Andrew Dwight Watts

ANDREW DWIGHT WATTS, ex-County Treasurer and one of the leading farmers of the county, resides in section 33, township 32, range 22, in Sheridan township. Mr. Watts has for many years made a specialty of raising fine stock, his imported horses being especially famous. He is a native of the "Green Mountain State," where he was born in Addison County, May 22, 1843.

The parents of our subject, John G. and Mary (Foster) Watts, resided in their early youth at Gardner, Massachusetts, whence they moved up into Vermont. In the summer of 1844, they moved out to Leesburg, Indiana, where they continued to reside the remainder of their lives, the mother dying in 1871, the father two years later. Both were consistent members of the Christian Church during their lifetime, and the father was a Democrat in political belief. He was a maker of wooden pumps and followed the business quite extensively and with considerable success. He was a man of strong characteristics and always took quite an active part in affairs, having been for 18 years justice of the peace at Leesburg. Of Nebraska; Hannah, of Wabash, Indiana; Maryrick, a retired carpenter residing at Humboldt, Nebraska; Hannah, of Wabash, Indiana; Mayett, of Andrews, Indiana; Marinda, of Ligonier, Indiana; and Andrew Dwight, the honored subject of this review.

Owing to untoward circumstances in his early youth, Mr. Watts had poor advantages of education. He attended school but three months each season in his boyhood, and later took a commercial course at Bryant & Stratton's Business College at Troy, New York. This, however, has not been a bar to his success, as he was possessed of an unusually observant mind and as years passed has become a well informed man. He learned the pump business at home and later, leaving home at 17 years, took up the carpenter's trade. For the following 11 years he followed this occupation with success in Indiana. Finally, in June, 1869, Mr. Watts resolved to see what was in the stories which were being circulated concerning the rich land that could be had for a "song" in Kansas. Fort Scott was the first town at which he stopped and there he spent the year 1870 as a patternmaker in a foundry at that point. In the meantime he picked a location four miles north of Columbus, preempting the southeast quarter of section 26, township 32, range 23, in Ross township. In company with his friend, William Benham, he erected thereon a sod shanty and thus humbly began his career as an agriculturist in the "Sunflower State." He soon brought to this primitive home the wife who has been so faithful a helpmeet in the ensuing years. Mary E. Wall, a native of Dayton, Ohio, but at that time residing with her father, John L. Wall, in Newton County, Missouri. Together they took up the task of making a home on the bare prairie, and a task it was, indeed. They passed through all the trials and privations of those early pioneer times, but by faithful toil succeeded in the 20 years which they passed on that farm in developing a most productive property. In 1891, Mr. Watts traded it for the farm where he now resides,—the east half of section 33, township 32, range 22, in Sheridan township. This farm was only partially improved, the general appearance of thrift now seen about the farm being entirely the result of Mr. Watts' labors. About 200 acres of this place is under cultivation, the crops raised being such as ca n be best used in feeding the blooded stock in which Mr. Watts deals.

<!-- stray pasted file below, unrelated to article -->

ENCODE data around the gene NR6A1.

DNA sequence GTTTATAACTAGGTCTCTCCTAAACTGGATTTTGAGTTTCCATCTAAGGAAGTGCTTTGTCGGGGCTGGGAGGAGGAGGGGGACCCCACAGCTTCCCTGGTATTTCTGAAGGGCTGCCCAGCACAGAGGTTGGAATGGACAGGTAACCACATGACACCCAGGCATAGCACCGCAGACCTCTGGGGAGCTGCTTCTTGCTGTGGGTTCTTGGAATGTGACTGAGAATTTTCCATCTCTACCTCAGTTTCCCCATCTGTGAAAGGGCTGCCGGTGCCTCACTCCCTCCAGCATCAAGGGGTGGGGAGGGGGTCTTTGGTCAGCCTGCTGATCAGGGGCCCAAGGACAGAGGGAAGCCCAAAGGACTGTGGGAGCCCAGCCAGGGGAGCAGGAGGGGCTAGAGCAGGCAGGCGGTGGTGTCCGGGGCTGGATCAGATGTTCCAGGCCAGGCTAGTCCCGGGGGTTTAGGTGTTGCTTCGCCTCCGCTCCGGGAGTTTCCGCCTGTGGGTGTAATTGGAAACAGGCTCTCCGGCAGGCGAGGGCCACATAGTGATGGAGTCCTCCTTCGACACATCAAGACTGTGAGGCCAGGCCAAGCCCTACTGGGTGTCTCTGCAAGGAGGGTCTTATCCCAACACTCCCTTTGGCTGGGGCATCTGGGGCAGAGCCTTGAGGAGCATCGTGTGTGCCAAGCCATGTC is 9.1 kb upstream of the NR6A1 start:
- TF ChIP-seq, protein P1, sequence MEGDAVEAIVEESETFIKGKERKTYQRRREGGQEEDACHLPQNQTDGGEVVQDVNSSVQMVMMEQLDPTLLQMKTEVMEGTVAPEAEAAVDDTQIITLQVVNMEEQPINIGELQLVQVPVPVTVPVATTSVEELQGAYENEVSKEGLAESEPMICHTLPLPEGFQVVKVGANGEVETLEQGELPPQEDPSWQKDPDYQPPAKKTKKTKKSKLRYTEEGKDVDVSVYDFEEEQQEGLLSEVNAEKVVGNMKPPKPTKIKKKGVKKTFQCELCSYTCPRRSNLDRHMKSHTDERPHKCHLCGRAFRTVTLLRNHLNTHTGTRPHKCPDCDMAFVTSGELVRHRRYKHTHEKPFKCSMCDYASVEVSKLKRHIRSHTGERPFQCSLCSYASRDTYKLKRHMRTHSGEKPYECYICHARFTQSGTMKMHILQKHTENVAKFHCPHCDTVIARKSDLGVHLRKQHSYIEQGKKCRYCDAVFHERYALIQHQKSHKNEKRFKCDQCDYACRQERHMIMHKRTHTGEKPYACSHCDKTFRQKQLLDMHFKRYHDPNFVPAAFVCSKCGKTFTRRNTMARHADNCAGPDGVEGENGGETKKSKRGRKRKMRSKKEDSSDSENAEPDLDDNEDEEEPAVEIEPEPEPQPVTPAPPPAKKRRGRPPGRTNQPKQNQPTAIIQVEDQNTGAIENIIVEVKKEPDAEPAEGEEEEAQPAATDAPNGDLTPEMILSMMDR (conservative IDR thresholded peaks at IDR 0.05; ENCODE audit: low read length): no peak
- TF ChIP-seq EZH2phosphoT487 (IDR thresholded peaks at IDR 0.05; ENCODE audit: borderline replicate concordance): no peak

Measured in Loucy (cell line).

Of late years, our subject has given much attention to blooded stock and always keeps on hand something fine in imported blood. At present, besides a fine jack, he has the splendid Shire horse "Nailor," and a German coach horse named "Dorn." In the line of hogs he favors the red Poland stock. The name which Mr. Watts has established in Cherokee County is the result of painstaking care in the selection of stock, never allowing anything inferior on the place.

As a citizen, the life of our subject has been one which has been helpful along the lines of general uplift. He has never shirked his duty in the matter of administering the minor offices in the township and school district and in the support of religious institutions. Reared a Democrat, he became the nominee of his party in 1892 for the office of County Treasurer, and such was his popularity that he received the certificate of election. Again in 1894 he was chosen to the office and served, in all, a period of four years with satisfaction to his constituents. Mr. Watts is a member of Prudence Lodge, No. 100, A. F. & A. M., of Columbus. His wife is a member of the Friends' Church. To them were born four children, whose names in order are: John Earl, who married Ollie Waller, has two children,—Myrle and Marie,— and resides on part of the home place; Carl K., who married Allie French, has two children,— Eva and Lucile,—and is farming part of the old farm; Lora, who is the wife of Laburtis Smith, of Sheridan township; and Judd D., residing at home, who is a barber at Hallowell. Mr. Watts and his entire family are much esteemed in the county. Portraits of Mr. and Mrs. Watts accompany this sketch.


History of Cherokee County Kansas and its representative citizens, ed. & comp. by Nathaniel Thompson Allison, 1904, transcribed by Carolyn Ward, instructor from USD 508, Baxter Springs Middle School, Baxter Springs, Kansas, 5/5/97.


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Tom & Carolyn Ward
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